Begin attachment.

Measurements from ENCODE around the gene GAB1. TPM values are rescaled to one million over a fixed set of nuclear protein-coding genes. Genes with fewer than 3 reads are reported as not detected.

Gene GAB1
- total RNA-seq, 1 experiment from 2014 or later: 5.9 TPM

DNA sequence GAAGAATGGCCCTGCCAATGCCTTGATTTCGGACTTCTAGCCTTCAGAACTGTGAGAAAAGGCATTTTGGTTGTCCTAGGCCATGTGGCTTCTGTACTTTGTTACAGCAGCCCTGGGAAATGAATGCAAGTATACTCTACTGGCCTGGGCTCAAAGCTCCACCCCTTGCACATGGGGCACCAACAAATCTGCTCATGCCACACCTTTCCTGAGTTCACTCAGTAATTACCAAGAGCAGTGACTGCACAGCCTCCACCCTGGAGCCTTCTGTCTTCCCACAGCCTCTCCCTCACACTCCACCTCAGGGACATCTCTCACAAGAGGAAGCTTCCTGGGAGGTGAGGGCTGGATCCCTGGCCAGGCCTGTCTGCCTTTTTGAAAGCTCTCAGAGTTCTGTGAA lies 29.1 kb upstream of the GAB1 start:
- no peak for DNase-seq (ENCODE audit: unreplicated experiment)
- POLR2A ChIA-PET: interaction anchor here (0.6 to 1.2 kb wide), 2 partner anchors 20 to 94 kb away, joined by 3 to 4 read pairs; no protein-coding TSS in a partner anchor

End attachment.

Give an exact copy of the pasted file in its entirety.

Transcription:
Measurements from ENCODE around the gene GAB1. TPM values are rescaled to one million over a fixed set of nuclear protein-coding genes. Genes with fewer than 3 reads are reported as not detected.

Gene GAB1
- total RNA-seq, 1 experiment from 2014 or later: 5.9 TPM

DNA sequence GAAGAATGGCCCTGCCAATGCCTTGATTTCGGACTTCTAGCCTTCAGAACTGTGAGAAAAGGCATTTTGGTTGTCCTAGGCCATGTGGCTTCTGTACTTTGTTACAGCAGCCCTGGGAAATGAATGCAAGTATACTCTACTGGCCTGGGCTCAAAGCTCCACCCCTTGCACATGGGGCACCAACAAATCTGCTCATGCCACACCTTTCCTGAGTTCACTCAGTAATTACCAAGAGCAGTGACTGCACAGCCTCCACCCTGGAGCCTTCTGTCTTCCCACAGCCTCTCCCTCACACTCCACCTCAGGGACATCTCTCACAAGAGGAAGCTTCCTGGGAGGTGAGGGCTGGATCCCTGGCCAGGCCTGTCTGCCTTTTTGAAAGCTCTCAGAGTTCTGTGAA lies 29.1 kb upstream of the GAB1 start:
- no peak for DNase-seq (ENCODE audit: unreplicated experiment)
- POLR2A ChIA-PET: interaction anchor here (0.6 to 1.2 kb wide), 2 partner anchors 20 to 94 kb away, joined by 3 to 4 read pairs; no protein-coding TSS in a partner anchor